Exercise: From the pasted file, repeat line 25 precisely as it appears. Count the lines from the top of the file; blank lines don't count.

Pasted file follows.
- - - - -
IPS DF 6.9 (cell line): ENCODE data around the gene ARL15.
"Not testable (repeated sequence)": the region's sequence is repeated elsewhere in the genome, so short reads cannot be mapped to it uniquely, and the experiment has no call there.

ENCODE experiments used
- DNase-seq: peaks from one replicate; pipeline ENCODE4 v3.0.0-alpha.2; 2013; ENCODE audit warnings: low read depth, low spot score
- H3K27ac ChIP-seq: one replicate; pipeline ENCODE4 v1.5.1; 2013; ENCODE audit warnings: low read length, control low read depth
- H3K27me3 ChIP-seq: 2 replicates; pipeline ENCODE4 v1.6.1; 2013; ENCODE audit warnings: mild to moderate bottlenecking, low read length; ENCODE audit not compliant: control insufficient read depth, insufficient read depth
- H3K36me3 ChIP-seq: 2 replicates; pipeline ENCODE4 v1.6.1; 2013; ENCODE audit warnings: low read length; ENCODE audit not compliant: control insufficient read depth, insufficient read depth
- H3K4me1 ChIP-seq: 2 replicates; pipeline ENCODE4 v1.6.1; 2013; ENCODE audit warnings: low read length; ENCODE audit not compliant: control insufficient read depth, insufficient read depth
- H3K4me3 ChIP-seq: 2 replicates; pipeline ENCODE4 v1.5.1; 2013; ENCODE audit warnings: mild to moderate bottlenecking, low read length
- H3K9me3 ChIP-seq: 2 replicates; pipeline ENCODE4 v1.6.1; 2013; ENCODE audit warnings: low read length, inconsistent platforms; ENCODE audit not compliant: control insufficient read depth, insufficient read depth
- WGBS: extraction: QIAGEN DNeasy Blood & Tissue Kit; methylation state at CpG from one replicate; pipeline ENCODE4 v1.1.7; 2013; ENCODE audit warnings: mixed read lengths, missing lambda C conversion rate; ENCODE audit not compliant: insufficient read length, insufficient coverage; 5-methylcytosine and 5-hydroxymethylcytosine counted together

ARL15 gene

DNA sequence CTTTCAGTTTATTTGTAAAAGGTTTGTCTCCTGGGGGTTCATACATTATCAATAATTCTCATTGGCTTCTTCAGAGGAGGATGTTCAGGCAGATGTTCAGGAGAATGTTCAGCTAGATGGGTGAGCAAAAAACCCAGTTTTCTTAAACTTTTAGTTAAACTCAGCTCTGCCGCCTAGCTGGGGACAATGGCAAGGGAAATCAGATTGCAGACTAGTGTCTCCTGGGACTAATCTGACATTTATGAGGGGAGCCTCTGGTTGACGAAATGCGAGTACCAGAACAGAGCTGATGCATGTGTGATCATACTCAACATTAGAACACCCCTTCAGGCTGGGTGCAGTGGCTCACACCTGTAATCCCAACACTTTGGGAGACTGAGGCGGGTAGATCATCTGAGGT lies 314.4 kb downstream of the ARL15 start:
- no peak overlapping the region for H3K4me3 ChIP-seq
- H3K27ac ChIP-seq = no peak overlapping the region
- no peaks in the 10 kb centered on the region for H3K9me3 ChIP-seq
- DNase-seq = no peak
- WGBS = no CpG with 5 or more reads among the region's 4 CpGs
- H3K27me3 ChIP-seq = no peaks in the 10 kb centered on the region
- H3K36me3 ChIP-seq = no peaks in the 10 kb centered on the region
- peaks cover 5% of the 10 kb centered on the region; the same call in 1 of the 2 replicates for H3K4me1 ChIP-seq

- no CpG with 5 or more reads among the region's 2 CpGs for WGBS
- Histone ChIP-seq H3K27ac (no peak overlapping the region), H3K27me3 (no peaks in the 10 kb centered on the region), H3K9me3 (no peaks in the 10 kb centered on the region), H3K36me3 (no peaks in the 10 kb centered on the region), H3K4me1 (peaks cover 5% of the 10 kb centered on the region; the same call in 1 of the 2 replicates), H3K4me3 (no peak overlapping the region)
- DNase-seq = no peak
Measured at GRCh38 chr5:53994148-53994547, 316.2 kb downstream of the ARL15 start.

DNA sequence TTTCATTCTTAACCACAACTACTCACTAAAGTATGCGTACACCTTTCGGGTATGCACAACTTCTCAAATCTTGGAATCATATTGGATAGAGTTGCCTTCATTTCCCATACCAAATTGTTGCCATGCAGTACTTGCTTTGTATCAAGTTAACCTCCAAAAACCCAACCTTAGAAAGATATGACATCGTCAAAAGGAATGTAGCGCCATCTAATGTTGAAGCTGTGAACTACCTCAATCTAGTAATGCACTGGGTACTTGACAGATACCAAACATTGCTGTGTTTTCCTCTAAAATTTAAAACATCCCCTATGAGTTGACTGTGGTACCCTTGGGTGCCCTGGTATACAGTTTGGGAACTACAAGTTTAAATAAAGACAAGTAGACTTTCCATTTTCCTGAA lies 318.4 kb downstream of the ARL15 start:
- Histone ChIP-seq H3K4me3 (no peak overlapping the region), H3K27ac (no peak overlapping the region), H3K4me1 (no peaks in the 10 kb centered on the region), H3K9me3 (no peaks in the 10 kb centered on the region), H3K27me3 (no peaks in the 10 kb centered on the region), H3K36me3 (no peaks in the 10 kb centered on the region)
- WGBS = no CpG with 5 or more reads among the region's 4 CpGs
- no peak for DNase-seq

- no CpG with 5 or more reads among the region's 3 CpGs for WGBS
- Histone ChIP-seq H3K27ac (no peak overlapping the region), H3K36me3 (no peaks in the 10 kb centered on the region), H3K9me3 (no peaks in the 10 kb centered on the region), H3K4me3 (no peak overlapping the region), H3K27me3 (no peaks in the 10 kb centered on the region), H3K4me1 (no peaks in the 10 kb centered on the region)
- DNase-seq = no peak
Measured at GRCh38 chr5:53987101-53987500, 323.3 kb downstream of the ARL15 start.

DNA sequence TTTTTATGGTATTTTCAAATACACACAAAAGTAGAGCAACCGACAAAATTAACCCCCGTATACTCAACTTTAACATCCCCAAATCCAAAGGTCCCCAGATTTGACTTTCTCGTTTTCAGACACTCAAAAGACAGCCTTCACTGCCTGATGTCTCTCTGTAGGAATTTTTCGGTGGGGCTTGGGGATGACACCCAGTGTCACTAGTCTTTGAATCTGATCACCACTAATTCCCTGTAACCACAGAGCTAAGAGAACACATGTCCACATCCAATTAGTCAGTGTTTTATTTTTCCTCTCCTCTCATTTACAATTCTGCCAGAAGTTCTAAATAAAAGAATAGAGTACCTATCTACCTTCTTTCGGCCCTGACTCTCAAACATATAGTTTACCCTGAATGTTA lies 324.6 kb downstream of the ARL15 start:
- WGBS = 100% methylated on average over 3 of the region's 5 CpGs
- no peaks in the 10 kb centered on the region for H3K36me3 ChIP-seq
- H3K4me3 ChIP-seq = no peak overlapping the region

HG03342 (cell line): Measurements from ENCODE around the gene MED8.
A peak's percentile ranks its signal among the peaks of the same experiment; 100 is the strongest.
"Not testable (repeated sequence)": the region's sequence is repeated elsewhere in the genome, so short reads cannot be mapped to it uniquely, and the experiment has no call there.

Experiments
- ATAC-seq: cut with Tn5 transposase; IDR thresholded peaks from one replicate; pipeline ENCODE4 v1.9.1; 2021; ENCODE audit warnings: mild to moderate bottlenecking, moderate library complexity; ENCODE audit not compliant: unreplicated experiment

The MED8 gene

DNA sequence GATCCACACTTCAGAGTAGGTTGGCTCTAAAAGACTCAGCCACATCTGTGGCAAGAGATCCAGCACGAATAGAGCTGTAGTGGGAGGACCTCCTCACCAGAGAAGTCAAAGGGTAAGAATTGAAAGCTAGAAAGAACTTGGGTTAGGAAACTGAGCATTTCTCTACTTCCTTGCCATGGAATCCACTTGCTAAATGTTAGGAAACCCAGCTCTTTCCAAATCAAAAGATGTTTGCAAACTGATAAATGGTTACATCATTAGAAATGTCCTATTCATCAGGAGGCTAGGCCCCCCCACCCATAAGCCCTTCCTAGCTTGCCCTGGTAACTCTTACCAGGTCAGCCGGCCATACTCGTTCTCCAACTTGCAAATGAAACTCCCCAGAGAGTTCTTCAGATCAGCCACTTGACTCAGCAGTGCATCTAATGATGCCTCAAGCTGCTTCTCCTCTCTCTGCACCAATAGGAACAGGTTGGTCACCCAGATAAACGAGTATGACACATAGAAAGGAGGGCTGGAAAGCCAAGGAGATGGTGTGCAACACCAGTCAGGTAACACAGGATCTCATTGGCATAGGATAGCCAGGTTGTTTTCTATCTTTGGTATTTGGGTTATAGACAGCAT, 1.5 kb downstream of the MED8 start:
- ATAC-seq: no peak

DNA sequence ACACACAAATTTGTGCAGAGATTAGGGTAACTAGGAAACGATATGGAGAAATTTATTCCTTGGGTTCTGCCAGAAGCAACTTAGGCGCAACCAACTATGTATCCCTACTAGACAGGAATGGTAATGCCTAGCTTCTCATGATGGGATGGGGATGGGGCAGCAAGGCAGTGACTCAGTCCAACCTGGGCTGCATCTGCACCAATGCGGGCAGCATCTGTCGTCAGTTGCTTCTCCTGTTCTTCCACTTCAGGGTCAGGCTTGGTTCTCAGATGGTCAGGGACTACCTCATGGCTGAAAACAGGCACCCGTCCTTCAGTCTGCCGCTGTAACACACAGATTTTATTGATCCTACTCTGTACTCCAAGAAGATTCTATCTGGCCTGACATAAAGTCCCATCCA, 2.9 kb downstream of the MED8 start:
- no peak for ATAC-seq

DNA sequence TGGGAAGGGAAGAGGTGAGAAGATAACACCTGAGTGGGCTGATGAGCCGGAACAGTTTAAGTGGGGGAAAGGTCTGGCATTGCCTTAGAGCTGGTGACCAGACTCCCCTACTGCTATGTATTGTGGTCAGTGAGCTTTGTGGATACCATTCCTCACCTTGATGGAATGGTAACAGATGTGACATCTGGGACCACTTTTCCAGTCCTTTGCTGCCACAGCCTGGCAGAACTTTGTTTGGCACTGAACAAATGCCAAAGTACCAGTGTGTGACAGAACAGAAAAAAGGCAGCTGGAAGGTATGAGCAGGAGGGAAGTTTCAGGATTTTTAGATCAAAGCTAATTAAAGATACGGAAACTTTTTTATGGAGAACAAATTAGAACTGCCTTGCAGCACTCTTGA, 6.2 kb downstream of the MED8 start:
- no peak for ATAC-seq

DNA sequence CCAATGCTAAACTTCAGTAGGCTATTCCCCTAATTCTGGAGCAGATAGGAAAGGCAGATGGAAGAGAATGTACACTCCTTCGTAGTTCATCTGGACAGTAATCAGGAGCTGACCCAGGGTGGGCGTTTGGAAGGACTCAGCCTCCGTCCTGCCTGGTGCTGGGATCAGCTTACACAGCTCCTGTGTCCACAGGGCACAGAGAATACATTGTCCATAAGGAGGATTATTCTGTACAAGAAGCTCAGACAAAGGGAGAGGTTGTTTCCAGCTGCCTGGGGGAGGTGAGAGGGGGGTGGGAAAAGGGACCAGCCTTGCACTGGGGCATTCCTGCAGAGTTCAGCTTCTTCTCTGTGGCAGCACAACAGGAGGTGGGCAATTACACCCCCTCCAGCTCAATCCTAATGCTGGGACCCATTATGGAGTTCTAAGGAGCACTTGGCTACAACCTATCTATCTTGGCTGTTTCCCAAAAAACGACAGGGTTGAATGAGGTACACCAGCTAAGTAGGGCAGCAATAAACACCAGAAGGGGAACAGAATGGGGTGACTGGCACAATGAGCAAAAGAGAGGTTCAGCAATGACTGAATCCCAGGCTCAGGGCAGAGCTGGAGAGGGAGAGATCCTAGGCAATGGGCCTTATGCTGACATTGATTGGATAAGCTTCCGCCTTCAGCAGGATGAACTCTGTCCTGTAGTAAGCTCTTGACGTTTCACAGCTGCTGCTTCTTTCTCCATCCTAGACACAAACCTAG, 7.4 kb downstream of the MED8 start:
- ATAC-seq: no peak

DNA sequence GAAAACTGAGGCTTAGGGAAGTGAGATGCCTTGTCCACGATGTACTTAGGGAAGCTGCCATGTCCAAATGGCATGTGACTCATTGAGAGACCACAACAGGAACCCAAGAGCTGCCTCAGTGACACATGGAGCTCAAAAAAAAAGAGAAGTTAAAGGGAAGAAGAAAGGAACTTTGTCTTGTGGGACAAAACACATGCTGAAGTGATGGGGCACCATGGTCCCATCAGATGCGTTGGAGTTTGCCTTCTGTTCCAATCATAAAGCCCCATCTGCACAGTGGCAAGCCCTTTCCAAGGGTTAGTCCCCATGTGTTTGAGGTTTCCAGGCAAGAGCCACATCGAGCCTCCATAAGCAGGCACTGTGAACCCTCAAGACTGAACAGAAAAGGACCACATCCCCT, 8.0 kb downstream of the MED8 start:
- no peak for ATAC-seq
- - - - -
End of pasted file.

Measured at GRCh38 chr5:53994148-53994547, 316.2 kb downstream of the ARL15 start.